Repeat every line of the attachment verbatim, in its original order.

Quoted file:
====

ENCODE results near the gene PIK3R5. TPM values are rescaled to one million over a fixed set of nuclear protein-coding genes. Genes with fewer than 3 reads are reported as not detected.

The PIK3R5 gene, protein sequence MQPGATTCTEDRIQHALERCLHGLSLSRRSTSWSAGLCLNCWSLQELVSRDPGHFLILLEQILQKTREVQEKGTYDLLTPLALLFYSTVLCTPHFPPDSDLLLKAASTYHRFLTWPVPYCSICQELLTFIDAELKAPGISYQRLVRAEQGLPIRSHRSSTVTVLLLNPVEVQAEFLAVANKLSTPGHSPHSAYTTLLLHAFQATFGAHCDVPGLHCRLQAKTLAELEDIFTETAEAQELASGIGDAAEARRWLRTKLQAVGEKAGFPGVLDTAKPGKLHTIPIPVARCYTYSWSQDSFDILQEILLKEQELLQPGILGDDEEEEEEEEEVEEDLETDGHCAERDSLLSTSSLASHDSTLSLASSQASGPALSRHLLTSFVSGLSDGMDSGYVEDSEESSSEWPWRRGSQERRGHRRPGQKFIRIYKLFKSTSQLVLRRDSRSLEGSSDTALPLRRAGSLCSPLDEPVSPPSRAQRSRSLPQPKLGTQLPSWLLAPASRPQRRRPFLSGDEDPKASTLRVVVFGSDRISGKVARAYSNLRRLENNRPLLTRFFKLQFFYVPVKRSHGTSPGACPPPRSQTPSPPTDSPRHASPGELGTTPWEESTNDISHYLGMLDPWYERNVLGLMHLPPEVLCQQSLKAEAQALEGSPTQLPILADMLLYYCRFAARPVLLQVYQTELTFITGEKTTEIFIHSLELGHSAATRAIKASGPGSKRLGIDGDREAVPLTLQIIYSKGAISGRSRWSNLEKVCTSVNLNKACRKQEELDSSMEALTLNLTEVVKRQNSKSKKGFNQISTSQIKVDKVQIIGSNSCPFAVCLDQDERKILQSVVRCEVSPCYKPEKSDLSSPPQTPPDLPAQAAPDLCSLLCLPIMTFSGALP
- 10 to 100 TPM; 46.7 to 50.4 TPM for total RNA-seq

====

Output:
ENCODE results near the gene PIK3R5. TPM values are rescaled to one million over a fixed set of nuclear protein-coding genes. Genes with fewer than 3 reads are reported as not detected.

The PIK3R5 gene, protein sequence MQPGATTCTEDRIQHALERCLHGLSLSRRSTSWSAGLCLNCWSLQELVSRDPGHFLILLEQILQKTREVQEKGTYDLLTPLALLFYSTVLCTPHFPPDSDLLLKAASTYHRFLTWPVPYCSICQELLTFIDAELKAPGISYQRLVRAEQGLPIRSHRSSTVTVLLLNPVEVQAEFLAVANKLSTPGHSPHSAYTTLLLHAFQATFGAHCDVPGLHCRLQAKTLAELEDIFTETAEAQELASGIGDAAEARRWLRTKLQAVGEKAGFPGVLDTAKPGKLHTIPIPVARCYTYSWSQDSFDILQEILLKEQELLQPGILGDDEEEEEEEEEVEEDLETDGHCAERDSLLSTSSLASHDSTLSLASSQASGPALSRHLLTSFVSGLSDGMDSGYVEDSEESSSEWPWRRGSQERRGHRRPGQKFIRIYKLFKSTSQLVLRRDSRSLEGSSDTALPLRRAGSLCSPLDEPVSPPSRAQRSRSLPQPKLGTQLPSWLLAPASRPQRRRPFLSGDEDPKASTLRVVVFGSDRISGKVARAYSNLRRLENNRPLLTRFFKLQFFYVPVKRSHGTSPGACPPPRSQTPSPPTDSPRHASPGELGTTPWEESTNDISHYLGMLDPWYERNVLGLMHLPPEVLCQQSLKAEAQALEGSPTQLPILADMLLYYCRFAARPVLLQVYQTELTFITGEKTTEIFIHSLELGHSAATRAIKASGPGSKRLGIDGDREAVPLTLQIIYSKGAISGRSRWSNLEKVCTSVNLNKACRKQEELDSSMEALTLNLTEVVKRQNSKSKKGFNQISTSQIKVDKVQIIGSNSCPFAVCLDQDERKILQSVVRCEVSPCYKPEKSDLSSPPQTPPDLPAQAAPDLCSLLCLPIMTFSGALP
- 10 to 100 TPM; 46.7 to 50.4 TPM for total RNA-seq